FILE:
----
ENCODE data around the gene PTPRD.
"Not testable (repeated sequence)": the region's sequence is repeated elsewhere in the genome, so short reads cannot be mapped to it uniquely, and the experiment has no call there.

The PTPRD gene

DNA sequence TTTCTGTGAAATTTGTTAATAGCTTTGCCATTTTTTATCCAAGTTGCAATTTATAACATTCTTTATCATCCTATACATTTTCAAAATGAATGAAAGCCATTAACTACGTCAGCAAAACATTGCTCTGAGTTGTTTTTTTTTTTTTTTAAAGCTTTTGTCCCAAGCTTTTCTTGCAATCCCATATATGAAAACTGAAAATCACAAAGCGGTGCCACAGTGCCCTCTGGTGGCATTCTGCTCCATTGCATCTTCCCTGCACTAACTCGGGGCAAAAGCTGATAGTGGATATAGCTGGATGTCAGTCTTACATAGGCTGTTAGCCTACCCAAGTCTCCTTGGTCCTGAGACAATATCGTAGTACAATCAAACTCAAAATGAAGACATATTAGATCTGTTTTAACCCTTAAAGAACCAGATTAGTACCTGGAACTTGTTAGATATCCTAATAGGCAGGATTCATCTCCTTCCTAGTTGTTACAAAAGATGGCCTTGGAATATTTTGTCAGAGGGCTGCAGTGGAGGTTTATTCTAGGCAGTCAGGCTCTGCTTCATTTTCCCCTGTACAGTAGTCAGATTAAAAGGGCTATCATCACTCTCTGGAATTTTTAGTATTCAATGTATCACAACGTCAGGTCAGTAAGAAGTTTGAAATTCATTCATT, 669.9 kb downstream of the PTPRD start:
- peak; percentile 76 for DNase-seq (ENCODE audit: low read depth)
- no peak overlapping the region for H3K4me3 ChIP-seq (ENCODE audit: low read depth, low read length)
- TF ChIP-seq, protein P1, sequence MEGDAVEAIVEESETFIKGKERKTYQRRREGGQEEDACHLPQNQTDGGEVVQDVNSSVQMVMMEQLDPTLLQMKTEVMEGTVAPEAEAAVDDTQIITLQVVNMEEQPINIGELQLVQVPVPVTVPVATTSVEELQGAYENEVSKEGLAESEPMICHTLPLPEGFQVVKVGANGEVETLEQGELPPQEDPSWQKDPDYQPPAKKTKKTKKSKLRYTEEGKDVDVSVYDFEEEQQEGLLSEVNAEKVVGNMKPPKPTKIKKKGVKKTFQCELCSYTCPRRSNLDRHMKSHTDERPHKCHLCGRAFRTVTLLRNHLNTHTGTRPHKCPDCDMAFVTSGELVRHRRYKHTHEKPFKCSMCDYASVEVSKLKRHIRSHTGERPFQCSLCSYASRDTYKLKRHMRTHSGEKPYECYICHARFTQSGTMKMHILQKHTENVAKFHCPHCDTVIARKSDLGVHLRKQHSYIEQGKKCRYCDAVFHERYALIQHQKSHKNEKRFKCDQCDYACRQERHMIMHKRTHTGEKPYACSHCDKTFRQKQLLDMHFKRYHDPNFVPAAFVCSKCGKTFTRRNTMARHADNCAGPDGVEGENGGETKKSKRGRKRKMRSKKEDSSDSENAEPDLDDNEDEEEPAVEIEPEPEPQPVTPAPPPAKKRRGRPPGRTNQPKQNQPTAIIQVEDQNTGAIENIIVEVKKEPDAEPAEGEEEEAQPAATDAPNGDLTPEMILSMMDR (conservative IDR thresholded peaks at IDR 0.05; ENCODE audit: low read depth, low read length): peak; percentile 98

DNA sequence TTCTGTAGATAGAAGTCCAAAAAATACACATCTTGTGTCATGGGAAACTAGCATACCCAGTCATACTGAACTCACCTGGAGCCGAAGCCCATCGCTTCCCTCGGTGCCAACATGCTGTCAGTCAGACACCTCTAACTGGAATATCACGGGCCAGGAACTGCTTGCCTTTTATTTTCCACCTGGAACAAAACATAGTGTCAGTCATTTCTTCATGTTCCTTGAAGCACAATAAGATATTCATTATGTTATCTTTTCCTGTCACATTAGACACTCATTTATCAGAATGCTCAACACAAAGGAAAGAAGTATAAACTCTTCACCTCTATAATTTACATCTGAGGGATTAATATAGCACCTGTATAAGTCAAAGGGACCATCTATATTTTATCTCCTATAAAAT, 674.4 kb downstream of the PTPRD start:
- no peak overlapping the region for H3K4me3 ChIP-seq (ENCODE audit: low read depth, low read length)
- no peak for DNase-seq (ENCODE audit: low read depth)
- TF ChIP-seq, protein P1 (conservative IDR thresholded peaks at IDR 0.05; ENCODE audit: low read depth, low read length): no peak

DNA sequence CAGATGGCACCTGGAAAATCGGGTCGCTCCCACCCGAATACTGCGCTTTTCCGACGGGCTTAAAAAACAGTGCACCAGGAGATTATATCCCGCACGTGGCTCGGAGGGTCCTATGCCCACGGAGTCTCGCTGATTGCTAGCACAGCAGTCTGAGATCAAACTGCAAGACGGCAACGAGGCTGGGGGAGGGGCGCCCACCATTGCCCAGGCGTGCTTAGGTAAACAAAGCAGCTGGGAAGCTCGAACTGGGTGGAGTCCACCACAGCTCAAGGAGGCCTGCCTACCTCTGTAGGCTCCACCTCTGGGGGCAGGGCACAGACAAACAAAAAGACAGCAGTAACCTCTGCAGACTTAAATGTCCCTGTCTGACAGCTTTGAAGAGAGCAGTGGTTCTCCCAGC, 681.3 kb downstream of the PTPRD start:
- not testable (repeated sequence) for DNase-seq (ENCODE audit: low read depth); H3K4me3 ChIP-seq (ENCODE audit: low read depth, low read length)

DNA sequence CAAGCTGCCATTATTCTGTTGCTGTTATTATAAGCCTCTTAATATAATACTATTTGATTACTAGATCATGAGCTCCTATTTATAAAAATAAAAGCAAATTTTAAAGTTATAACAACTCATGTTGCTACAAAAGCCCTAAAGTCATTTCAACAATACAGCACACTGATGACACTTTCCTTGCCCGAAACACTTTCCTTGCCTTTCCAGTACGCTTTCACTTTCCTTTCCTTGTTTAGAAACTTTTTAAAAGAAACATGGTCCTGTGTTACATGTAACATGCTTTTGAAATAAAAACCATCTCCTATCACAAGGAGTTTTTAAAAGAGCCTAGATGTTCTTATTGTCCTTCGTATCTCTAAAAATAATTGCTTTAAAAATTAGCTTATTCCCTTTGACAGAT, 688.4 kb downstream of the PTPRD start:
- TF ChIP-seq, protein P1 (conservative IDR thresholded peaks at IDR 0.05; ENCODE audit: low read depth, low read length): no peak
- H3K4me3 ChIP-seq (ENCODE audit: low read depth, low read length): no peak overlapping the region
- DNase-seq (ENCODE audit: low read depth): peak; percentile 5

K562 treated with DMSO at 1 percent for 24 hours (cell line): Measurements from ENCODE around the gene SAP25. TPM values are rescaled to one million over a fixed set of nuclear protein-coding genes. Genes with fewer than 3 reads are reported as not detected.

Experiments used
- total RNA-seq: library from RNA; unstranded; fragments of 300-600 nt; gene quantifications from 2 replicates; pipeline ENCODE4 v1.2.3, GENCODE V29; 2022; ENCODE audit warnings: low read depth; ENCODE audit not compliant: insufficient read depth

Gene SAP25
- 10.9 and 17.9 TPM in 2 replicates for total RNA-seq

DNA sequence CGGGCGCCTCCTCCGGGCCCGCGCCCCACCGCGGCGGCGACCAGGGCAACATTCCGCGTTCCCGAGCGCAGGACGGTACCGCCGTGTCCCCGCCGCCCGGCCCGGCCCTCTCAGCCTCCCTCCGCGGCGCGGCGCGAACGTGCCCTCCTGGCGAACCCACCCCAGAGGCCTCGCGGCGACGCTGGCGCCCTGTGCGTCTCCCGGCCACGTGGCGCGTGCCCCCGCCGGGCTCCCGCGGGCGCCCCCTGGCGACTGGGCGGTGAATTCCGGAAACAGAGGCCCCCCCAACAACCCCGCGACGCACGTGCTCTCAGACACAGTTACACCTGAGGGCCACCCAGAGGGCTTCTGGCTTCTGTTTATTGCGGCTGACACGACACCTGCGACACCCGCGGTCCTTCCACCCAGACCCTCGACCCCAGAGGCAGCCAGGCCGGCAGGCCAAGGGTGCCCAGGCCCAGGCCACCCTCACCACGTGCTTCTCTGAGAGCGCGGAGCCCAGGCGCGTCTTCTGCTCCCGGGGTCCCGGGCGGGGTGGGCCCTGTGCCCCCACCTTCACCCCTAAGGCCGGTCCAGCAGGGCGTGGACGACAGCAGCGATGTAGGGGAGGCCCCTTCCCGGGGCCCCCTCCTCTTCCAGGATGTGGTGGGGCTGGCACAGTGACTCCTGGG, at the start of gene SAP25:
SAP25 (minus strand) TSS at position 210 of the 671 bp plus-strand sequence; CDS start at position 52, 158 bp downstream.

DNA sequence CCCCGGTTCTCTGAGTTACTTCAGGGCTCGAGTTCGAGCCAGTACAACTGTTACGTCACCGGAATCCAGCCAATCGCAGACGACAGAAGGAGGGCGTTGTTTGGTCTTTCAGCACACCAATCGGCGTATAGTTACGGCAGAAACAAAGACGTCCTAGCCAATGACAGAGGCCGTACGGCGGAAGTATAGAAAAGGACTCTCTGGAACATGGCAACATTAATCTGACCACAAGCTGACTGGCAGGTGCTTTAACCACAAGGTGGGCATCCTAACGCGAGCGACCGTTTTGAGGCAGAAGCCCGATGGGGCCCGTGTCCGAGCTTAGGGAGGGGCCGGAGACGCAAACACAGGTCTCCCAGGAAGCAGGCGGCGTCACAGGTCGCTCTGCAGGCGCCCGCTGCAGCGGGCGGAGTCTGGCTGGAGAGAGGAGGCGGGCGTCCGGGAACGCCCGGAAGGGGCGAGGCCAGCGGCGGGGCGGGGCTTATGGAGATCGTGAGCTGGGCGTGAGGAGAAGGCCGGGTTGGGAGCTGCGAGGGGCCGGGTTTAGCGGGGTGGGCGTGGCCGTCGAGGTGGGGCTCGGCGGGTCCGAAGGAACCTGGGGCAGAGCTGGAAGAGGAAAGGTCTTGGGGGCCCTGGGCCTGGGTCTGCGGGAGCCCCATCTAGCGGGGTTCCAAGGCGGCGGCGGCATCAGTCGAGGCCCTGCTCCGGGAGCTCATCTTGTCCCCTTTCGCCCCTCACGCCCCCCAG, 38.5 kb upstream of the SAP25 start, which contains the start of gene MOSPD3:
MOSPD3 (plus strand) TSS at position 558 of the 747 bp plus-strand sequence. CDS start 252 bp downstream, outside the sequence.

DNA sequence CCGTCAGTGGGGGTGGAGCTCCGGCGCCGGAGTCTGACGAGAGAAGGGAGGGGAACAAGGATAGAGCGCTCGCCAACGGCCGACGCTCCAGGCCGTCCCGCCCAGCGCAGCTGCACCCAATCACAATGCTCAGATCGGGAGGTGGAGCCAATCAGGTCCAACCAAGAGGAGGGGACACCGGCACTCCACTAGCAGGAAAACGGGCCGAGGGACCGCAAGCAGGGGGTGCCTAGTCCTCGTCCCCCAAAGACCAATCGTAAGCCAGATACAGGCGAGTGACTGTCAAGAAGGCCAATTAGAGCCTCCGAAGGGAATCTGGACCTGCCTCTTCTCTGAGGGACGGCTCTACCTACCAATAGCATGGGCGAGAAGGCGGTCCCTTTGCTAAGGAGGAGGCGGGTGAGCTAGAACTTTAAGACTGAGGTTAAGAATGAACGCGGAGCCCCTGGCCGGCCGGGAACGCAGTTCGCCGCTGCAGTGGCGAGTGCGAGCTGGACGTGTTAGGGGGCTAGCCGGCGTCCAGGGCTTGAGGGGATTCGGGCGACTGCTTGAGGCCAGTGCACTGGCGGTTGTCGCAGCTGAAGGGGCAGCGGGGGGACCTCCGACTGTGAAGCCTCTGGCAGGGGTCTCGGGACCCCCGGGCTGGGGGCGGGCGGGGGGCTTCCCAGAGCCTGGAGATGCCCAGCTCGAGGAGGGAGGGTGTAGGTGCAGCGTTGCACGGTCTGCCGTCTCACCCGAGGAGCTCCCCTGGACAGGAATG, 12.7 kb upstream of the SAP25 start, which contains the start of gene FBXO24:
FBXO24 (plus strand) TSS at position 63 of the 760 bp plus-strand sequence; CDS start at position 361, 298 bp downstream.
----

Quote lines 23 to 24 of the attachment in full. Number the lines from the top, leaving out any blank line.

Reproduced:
DNA sequence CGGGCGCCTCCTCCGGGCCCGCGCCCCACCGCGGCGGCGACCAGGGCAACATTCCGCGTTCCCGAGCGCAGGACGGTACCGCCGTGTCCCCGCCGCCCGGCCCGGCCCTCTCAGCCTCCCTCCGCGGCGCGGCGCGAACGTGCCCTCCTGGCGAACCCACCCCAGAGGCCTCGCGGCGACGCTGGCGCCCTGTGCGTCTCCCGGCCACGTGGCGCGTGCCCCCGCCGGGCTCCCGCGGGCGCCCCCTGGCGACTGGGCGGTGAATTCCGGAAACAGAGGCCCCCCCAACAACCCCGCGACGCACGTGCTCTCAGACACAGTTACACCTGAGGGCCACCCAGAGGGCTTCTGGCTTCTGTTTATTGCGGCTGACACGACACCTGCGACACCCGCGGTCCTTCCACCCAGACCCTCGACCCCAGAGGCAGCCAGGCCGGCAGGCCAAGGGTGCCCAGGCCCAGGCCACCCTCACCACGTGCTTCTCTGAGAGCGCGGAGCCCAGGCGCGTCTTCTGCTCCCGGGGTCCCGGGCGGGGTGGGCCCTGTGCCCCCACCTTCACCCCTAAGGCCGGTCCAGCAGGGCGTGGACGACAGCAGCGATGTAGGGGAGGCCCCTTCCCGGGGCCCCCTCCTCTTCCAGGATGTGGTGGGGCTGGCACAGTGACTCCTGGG, at the start of gene SAP25:
SAP25 (minus strand) TSS at position 210 of the 671 bp plus-strand sequence; CDS start at position 52, 158 bp downstream.